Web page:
ISO 50001 is under revision after its first five years of service. But as the energy management standard that held so much promise for a clean energy future enters this new stage, the time is ripe to ask the question: “How has it done so far?”
“Last year the world set two new records – global investment in renewable energy was the highest ever, and, for the first time, more than half of the worldʼs new electric capacity came from clean sources.” Those were the words of US President Barack Obama, delivered via a video recording to the audience of energy ministers from around the globe at the 2016 Clean Energy Ministerial (CEM) in San Francisco, USA.
That was the good news. President Obama went on to warn that we are treading an alarming threshold when it comes to global temperatures. “We have to accelerate our transition to the clean energy of tomorrow,” he admonished, drawing attention to last yearʼs COP21 climate change conference in Paris where, together with 19 other countries, the US announced a new goal to double its clean energy research over the next five years.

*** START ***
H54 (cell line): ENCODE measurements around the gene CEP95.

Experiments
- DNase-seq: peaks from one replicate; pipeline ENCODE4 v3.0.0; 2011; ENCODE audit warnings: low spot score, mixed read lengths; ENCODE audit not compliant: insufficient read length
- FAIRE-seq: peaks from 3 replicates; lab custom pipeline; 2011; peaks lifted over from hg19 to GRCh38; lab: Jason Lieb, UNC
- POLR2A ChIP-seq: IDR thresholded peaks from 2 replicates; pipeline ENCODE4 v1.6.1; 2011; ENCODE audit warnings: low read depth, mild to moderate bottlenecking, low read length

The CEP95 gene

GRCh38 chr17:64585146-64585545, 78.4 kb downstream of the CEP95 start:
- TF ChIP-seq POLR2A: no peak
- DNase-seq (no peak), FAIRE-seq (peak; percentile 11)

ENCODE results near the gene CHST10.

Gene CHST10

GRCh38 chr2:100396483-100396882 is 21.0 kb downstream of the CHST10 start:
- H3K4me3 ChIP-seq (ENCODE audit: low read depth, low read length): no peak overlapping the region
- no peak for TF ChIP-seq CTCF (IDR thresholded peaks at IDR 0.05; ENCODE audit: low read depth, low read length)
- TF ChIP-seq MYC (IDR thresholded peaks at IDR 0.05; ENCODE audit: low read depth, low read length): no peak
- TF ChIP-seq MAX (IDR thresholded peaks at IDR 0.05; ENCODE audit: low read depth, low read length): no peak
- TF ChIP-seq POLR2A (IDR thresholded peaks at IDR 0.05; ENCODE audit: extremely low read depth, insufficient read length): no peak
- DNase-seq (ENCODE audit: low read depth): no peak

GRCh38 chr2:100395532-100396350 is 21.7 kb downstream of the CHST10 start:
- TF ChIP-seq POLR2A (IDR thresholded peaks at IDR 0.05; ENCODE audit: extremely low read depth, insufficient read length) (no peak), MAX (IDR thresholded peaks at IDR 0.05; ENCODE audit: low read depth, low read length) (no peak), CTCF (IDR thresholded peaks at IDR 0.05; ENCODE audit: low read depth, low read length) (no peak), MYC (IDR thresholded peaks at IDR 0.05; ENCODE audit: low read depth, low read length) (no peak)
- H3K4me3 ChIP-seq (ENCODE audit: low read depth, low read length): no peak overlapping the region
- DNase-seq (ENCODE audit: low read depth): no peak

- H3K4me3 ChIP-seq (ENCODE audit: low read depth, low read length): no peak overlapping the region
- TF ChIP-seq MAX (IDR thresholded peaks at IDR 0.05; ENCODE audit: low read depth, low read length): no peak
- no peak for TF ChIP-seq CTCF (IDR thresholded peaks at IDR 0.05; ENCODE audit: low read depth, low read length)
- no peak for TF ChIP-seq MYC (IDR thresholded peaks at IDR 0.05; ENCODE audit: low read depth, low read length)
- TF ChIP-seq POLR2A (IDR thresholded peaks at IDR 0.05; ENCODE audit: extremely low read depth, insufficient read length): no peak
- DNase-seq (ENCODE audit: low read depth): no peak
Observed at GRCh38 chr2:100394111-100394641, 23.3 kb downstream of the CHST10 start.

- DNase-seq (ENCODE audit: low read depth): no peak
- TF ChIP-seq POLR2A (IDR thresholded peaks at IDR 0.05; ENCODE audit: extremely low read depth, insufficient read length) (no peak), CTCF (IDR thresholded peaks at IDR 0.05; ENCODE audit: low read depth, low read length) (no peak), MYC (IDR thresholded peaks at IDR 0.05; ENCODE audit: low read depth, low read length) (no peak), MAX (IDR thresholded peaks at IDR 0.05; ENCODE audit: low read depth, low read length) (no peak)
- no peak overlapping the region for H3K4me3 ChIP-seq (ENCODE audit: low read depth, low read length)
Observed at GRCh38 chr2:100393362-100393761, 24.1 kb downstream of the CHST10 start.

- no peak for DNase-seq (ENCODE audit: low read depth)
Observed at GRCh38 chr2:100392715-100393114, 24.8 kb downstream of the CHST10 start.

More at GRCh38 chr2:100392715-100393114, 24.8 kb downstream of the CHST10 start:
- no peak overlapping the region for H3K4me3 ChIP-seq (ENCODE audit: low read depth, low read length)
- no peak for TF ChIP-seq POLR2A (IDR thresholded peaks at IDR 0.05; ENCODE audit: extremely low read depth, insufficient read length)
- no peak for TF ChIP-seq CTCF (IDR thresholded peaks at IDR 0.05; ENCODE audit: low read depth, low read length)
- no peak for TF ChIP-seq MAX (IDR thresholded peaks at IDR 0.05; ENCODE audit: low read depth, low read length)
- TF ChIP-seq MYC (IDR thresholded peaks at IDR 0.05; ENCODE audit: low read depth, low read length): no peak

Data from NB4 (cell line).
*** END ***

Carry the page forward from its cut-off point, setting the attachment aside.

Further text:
The world is ready for change. In September 2016, Chinese President Xi Jinping made history when he ratified the Paris Agreement signed at COP21, a move followed suit by the US – the two biggest emitters of greenhouse gases. But as President Obama recognized at the CEM, this is a goal that governments cannot achieve alone. Business leaders have a role to play; individual companies can make a powerful contribution to addressing the energy challenge in their day-to-day activities. It helps, of course, when these actions also benefit the companyʼs bottom line.
QSI America can contribute to the growth and development of its clients by offering training, auditing and certification services in order to fulfill their expectations.